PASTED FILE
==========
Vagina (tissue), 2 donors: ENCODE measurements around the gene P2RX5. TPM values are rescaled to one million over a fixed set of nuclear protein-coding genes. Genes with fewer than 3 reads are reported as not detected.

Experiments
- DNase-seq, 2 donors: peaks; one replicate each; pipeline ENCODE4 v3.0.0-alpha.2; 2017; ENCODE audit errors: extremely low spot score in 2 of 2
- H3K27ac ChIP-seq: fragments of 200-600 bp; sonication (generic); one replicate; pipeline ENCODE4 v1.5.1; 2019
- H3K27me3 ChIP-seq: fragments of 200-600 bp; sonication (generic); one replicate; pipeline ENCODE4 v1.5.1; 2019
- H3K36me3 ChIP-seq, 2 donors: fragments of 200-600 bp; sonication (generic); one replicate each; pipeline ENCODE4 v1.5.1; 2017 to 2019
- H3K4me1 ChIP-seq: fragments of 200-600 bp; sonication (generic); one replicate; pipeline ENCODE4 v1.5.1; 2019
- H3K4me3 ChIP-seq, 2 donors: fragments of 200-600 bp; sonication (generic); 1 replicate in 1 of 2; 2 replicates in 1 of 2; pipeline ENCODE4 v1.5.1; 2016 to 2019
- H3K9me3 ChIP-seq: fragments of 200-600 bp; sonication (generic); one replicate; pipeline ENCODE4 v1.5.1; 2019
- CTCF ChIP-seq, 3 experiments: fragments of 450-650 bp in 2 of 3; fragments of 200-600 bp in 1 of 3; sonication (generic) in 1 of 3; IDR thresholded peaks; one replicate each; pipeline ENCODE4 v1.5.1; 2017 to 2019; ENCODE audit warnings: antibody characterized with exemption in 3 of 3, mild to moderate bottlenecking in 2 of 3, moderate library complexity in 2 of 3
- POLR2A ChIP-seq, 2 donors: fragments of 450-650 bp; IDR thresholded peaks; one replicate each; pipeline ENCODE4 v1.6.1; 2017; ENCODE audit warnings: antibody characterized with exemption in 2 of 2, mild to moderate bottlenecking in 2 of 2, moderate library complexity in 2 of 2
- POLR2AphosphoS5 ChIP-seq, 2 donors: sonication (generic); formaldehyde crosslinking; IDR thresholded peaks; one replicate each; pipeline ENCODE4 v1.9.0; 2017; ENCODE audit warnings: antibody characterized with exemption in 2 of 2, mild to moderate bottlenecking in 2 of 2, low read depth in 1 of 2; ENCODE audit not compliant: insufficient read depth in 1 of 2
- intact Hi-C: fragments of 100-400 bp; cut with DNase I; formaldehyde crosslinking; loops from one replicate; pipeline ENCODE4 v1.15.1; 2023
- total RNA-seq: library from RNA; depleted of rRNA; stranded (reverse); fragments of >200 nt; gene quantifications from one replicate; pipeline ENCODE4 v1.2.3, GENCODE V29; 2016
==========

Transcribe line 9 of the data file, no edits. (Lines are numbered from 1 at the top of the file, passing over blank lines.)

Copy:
- H3K9me3 ChIP-seq: fragments of 200-600 bp; sonication (generic); one replicate; pipeline ENCODE4 v1.5.1; 2019